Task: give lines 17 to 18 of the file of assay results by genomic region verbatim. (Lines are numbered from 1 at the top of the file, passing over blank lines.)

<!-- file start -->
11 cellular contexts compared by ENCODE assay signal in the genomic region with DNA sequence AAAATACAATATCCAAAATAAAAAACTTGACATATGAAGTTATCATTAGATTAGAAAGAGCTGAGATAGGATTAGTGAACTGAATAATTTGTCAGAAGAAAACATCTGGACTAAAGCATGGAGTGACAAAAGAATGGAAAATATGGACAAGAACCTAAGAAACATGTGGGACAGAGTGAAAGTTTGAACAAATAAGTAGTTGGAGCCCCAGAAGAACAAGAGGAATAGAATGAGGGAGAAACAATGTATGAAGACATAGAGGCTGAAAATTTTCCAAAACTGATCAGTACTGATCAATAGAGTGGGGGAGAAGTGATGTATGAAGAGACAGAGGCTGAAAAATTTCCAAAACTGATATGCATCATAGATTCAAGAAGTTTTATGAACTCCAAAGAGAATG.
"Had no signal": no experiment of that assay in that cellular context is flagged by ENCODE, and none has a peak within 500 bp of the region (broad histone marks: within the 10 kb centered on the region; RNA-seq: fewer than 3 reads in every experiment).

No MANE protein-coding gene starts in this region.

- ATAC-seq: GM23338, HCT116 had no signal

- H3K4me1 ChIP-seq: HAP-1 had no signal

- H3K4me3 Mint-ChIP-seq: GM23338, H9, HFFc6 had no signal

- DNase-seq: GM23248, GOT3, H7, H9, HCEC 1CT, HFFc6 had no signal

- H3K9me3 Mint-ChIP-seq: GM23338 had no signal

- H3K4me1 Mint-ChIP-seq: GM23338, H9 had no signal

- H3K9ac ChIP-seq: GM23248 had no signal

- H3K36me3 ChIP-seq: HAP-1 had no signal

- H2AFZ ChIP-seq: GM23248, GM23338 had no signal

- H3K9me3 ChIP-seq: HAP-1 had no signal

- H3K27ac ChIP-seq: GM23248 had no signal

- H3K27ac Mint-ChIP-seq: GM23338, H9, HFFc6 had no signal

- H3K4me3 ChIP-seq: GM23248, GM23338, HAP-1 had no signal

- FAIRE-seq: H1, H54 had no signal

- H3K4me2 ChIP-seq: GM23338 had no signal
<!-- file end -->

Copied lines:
- FAIRE-seq: H1, H54 had no signal

- H3K4me2 ChIP-seq: GM23338 had no signal